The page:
Special Counsel Robert Mueller’s indictment of 13 Russian nationals on Friday confirms Russia sought to promote anti-Trump protests after the election as a way of sowing discord in American society.
Russian operatives organized a rally titled “Trump is NOT my President” in New York City on Nov. 12, 2016, less than a week after the election, the indictment states.
Facebook ads turned over to the House Intelligence Committee last year showed that more than 16,000 people RSVP’d as attending the protest.
The indictment notes that the operatives organized a pro-Trump rally in New York the same day as the anti-Trump rally, although there is no indication that the pro-Trump rally was as successful as the anti-Trump rally, which had thousands of attendees, including left-wing filmmaker Michael Moore. The Guardian reported 10,000 attendees at the anti-Trump event.
The Russian operatives staged a similar anti-Trump rally, “Charlotte Against Trump,” a week later in Charlotte, North Carolina.
The Russian operatives sought to “promote discord in the United States and undermine confidence in democracy” by organizing the protests, Deputy Attorney General Rod Rosenstein said Friday.
Mueller’s indictment confirms what legal representatives for both Facebook and Twitter told a Senate panel on Oct. 31 last year: that Russian operatives sought to harm America by undermining public confidence in President Trump’s election.
Facebook general counsel Colin Stretch said that Russian operatives, after attacking Democratic nominee Hillary Clinton during the election, switched to “fomenting discord about the validity of [Trump’s] election” immediately after he won.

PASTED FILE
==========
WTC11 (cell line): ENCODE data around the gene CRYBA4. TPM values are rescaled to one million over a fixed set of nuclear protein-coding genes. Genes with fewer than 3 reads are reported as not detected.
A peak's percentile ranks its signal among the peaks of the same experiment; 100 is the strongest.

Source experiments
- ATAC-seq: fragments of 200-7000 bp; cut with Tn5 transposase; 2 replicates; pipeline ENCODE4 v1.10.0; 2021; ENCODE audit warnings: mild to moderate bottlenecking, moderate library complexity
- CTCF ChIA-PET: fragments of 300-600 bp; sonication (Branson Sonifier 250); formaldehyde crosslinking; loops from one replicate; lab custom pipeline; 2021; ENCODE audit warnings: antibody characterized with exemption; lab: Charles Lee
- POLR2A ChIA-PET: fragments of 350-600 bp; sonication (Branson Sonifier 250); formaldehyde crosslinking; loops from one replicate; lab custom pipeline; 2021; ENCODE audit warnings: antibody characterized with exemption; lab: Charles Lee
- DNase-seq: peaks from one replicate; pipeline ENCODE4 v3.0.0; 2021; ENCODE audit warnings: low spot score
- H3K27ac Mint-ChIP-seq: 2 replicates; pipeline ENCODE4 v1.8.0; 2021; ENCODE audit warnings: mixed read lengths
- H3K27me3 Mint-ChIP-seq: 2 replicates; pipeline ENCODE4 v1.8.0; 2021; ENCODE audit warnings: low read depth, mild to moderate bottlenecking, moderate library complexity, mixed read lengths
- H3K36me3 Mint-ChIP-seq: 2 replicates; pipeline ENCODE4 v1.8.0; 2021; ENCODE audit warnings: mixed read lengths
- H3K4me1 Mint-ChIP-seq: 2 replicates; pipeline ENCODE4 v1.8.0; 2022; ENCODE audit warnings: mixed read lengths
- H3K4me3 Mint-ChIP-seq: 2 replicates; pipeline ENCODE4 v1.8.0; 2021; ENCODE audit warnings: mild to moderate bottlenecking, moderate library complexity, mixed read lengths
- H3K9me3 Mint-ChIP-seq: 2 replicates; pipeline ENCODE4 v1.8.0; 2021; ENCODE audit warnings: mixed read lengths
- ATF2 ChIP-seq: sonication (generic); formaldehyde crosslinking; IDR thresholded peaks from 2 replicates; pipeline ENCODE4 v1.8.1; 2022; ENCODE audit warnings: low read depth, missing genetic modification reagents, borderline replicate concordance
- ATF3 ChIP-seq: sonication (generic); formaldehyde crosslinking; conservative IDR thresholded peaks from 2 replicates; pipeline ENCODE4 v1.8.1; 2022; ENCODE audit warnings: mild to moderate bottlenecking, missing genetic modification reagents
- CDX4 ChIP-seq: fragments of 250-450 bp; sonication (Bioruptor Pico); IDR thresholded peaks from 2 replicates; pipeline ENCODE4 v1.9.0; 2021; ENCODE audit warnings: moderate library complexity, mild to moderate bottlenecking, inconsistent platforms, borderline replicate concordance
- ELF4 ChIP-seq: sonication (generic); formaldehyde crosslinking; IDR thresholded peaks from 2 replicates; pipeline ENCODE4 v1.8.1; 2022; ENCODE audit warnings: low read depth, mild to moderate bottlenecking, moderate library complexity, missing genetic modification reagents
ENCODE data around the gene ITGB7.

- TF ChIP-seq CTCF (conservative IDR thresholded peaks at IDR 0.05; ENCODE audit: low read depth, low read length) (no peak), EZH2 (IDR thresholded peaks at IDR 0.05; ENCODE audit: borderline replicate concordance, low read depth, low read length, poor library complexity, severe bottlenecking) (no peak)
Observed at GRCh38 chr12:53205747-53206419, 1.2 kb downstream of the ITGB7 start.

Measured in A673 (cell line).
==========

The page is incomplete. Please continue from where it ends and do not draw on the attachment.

Both Stretch and Twitter general counsel Sean Edgett described it as “accurate” that the Russians were “trying to undermine President Trump’s legitimacy” after the election.
Russian operatives also sought to promote the left-wing identity politics that currently dominate the Democratic Party, previous reporting has shown.
One Russian account promoted a militant, left-wing form of feminism, similar to the kind pushed by Women’s March organizers. The Russian operatives behind the account fooled Women’s March organizers into sharing their divisive propaganda on Facebook, as TheDC first reported.
Several Russian accounts posed as racial activist groups similar to Black Lives Matter. One of those pages, Black Matters, organized the Nov. 12 anti-Trump protest attended by Michael Moore and thousands of other protesters.
Another page, Blacktivist, had a bigger Facebook reach than the official Black Lives Matter Facebook account by the time it was shut down. Blacktivist accounts frequently stoked racial outrage about police shootings and mass incarceration of black men.